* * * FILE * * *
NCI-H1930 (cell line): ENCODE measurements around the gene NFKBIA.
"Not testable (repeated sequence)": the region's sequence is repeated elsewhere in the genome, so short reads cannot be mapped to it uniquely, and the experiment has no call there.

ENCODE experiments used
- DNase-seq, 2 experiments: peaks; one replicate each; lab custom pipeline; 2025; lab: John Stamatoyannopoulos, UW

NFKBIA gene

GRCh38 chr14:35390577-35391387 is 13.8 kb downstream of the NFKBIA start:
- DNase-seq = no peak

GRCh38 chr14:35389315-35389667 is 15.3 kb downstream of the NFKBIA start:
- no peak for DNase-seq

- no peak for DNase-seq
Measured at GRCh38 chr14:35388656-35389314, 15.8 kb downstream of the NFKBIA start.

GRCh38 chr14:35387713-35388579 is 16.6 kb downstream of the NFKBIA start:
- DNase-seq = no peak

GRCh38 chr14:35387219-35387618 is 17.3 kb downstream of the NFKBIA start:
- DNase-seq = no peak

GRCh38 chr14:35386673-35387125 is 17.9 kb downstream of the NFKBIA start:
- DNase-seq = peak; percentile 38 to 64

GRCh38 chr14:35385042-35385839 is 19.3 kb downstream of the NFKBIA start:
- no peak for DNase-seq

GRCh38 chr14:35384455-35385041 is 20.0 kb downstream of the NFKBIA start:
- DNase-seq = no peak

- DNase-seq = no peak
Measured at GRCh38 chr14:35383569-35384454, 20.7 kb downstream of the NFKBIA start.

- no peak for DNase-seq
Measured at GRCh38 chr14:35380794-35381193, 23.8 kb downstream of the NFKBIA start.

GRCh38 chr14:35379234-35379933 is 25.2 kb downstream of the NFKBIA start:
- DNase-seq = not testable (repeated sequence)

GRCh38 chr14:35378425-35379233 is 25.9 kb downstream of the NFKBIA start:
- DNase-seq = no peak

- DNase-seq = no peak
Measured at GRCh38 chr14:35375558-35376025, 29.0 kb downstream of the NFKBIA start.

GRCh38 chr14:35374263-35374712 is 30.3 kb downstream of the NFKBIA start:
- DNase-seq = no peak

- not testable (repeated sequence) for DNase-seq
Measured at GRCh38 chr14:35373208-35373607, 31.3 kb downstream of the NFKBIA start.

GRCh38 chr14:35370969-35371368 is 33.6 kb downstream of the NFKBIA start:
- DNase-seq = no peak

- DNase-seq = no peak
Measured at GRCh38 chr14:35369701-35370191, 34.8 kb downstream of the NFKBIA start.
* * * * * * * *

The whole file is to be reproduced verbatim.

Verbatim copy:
NCI-H1930 (cell line): ENCODE measurements around the gene NFKBIA.
"Not testable (repeated sequence)": the region's sequence is repeated elsewhere in the genome, so short reads cannot be mapped to it uniquely, and the experiment has no call there.

ENCODE experiments used
- DNase-seq, 2 experiments: peaks; one replicate each; lab custom pipeline; 2025; lab: John Stamatoyannopoulos, UW

NFKBIA gene

GRCh38 chr14:35390577-35391387 is 13.8 kb downstream of the NFKBIA start:
- DNase-seq = no peak

GRCh38 chr14:35389315-35389667 is 15.3 kb downstream of the NFKBIA start:
- no peak for DNase-seq

- no peak for DNase-seq
Measured at GRCh38 chr14:35388656-35389314, 15.8 kb downstream of the NFKBIA start.

GRCh38 chr14:35387713-35388579 is 16.6 kb downstream of the NFKBIA start:
- DNase-seq = no peak

GRCh38 chr14:35387219-35387618 is 17.3 kb downstream of the NFKBIA start:
- DNase-seq = no peak

GRCh38 chr14:35386673-35387125 is 17.9 kb downstream of the NFKBIA start:
- DNase-seq = peak; percentile 38 to 64

GRCh38 chr14:35385042-35385839 is 19.3 kb downstream of the NFKBIA start:
- no peak for DNase-seq

GRCh38 chr14:35384455-35385041 is 20.0 kb downstream of the NFKBIA start:
- DNase-seq = no peak

- DNase-seq = no peak
Measured at GRCh38 chr14:35383569-35384454, 20.7 kb downstream of the NFKBIA start.

- no peak for DNase-seq
Measured at GRCh38 chr14:35380794-35381193, 23.8 kb downstream of the NFKBIA start.

GRCh38 chr14:35379234-35379933 is 25.2 kb downstream of the NFKBIA start:
- DNase-seq = not testable (repeated sequence)

GRCh38 chr14:35378425-35379233 is 25.9 kb downstream of the NFKBIA start:
- DNase-seq = no peak

- DNase-seq = no peak
Measured at GRCh38 chr14:35375558-35376025, 29.0 kb downstream of the NFKBIA start.

GRCh38 chr14:35374263-35374712 is 30.3 kb downstream of the NFKBIA start:
- DNase-seq = no peak

- not testable (repeated sequence) for DNase-seq
Measured at GRCh38 chr14:35373208-35373607, 31.3 kb downstream of the NFKBIA start.

GRCh38 chr14:35370969-35371368 is 33.6 kb downstream of the NFKBIA start:
- DNase-seq = no peak

- DNase-seq = no peak
Measured at GRCh38 chr14:35369701-35370191, 34.8 kb downstream of the NFKBIA start.